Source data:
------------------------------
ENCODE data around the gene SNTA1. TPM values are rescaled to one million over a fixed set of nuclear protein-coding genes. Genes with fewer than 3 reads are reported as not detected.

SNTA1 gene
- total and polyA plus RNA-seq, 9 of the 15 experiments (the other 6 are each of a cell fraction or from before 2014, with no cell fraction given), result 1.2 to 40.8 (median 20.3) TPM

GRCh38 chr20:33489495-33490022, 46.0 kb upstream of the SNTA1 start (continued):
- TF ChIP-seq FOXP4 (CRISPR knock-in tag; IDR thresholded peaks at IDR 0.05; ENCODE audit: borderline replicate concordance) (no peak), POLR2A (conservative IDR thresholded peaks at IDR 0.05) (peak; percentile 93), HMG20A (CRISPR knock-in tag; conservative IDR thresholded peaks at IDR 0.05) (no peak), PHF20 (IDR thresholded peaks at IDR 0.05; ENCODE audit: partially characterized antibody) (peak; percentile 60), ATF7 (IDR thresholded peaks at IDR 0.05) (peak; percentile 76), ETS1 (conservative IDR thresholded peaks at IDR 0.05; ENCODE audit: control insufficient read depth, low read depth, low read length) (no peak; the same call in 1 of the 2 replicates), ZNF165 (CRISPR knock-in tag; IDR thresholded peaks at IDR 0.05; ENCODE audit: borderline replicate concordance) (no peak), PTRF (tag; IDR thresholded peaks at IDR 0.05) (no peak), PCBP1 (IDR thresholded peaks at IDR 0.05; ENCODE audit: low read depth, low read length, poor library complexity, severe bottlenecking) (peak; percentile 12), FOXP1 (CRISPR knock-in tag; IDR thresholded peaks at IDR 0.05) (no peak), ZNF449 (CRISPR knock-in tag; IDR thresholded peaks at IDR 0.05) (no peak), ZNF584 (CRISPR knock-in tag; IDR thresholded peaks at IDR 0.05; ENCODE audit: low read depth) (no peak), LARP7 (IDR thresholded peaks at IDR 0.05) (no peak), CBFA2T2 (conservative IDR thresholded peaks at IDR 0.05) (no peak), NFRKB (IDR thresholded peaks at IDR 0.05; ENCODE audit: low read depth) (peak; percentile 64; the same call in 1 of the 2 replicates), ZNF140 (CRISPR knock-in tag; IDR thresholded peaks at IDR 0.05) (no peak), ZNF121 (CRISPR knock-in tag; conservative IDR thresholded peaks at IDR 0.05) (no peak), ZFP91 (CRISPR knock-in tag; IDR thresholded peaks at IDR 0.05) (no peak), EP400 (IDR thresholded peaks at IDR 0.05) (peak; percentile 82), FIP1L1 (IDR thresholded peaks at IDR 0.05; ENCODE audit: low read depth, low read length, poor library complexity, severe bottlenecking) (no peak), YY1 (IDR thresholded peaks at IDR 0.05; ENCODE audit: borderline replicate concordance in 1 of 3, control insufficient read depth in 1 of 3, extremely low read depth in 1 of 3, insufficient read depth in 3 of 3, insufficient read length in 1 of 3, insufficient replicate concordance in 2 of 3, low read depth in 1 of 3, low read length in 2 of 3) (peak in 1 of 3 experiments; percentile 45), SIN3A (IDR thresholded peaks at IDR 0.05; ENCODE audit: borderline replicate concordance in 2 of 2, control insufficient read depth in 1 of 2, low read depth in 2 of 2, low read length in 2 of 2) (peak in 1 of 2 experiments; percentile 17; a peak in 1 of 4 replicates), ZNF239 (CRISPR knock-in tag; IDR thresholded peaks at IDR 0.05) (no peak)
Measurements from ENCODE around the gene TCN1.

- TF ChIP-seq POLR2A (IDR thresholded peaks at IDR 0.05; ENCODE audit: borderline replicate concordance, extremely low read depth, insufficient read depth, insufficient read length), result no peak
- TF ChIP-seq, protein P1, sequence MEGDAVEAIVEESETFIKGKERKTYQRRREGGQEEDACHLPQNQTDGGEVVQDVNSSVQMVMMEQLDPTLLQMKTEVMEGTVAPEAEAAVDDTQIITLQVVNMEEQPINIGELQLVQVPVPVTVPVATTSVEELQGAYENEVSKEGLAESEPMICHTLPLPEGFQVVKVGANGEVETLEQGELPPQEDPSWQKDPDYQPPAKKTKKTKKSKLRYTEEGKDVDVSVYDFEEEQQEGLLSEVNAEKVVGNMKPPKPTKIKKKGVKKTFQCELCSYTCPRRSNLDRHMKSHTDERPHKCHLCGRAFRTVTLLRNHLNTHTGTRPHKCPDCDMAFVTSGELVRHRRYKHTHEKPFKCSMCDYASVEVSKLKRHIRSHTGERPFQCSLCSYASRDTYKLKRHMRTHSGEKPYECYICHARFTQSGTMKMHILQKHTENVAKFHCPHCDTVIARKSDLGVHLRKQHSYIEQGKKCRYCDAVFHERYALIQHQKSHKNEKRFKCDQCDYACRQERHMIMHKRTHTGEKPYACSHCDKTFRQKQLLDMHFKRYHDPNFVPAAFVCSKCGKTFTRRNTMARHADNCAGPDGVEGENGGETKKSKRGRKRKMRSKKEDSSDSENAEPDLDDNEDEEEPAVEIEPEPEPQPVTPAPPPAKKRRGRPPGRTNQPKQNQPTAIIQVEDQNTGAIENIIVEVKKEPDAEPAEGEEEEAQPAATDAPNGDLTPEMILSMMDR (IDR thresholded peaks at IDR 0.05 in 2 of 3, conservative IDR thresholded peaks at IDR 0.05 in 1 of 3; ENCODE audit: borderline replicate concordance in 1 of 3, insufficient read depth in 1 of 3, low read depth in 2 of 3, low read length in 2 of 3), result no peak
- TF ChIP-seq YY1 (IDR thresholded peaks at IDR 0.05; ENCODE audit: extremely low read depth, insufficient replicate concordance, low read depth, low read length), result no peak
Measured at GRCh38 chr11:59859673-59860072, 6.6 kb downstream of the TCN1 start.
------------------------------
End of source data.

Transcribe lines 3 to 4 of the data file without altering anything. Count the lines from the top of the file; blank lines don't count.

- total and polyA plus RNA-seq, 9 of the 15 experiments (the other 6 are each of a cell fraction or from before 2014, with no cell fraction given), result 1.2 to 40.8 (median 20.3) TPM

GRCh38 chr20:33489495-33490022, 46.0 kb upstream of the SNTA1 start (continued):